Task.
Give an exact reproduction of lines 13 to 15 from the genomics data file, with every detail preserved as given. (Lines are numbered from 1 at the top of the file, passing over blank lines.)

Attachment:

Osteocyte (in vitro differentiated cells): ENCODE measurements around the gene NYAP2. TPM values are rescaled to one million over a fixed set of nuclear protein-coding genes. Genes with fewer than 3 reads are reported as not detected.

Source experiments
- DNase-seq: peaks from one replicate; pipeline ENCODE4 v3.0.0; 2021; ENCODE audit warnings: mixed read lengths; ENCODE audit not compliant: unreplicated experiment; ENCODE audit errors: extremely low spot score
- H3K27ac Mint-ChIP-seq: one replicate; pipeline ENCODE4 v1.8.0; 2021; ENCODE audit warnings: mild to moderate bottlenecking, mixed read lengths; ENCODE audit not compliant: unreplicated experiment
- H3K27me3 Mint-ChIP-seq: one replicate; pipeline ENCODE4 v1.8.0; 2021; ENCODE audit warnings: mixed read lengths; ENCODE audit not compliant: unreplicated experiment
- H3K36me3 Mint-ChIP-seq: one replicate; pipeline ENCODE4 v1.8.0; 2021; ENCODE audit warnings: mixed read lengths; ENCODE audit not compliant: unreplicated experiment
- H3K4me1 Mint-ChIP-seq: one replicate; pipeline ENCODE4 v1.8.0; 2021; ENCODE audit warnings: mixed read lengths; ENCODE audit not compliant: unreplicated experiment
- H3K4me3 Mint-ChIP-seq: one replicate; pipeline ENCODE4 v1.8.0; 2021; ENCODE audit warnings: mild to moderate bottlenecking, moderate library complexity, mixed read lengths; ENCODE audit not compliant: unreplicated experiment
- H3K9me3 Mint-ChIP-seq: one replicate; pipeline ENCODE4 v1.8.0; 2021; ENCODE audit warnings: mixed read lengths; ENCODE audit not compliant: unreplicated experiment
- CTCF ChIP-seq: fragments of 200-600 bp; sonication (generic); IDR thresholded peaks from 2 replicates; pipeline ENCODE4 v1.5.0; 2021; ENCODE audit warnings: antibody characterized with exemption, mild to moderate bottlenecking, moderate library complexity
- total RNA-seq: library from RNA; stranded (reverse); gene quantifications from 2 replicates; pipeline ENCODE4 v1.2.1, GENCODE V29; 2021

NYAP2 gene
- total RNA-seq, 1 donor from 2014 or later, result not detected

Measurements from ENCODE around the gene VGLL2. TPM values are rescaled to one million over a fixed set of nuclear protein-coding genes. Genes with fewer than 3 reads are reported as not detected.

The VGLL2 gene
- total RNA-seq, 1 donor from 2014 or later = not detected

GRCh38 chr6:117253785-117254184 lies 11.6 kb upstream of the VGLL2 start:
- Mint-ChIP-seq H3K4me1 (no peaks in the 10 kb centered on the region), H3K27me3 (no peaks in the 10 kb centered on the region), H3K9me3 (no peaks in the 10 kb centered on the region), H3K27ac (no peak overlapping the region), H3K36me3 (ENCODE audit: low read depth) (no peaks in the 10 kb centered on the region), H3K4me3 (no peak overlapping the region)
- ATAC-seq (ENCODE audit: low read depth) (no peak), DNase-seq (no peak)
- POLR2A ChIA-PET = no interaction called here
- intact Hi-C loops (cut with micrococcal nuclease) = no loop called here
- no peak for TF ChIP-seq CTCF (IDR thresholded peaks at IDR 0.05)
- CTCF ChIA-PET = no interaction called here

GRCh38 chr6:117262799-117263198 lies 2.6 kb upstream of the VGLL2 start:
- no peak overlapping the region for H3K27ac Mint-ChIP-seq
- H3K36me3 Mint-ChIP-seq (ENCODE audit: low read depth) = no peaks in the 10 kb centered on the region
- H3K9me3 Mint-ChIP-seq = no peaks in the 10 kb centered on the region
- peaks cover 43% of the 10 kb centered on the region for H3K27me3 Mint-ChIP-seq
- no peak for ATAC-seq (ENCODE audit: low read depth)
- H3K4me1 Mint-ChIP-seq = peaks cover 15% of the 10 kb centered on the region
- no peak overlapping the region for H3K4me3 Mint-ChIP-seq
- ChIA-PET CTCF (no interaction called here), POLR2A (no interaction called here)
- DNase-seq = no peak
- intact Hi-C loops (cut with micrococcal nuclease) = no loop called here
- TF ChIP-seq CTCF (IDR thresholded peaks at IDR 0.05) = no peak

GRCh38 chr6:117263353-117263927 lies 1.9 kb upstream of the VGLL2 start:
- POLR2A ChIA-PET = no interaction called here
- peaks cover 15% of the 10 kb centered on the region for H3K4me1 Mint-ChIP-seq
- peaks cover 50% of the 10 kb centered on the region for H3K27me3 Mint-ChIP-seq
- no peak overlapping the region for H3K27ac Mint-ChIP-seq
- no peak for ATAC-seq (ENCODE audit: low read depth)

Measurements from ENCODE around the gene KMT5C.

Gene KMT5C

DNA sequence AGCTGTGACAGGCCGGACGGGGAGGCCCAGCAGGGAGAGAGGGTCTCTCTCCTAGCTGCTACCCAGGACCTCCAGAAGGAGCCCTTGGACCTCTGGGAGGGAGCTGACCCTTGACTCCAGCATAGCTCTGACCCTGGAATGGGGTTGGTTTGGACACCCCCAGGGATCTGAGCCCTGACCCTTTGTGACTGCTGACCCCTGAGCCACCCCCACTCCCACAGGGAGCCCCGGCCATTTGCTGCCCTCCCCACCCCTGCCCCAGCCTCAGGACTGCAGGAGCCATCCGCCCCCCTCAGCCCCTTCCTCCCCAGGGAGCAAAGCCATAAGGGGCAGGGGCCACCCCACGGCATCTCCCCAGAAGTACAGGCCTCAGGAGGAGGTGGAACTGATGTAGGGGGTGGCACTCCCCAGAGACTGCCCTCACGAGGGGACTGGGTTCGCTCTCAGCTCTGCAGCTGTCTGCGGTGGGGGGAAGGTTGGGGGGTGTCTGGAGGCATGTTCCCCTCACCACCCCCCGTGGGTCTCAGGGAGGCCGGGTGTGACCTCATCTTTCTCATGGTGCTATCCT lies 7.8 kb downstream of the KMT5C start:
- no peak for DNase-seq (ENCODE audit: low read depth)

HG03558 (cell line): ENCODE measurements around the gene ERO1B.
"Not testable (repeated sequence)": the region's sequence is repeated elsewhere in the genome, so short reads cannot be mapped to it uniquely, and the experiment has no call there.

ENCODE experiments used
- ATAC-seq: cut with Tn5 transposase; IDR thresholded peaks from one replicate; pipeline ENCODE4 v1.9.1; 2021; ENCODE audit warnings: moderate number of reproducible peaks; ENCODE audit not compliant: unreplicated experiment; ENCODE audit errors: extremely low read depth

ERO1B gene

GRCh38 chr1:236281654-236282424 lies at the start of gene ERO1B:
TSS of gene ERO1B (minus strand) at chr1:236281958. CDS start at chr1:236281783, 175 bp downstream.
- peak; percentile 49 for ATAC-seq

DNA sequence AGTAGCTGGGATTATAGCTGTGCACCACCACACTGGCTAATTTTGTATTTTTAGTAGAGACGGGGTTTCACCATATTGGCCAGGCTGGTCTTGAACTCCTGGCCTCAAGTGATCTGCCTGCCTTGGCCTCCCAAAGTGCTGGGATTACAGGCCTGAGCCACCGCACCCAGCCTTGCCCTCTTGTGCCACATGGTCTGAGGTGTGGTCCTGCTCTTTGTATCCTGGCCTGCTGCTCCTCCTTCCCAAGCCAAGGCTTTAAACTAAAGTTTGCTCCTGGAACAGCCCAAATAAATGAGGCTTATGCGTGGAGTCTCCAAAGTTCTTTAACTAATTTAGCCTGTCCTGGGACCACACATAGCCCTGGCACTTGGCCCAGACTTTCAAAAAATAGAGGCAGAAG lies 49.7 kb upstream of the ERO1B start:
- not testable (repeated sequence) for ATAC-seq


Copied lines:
- total RNA-seq, 1 donor from 2014 or later, result not detected

Measurements from ENCODE around the gene VGLL2. TPM values are rescaled to one million over a fixed set of nuclear protein-coding genes. Genes with fewer than 3 reads are reported as not detected.

The VGLL2 gene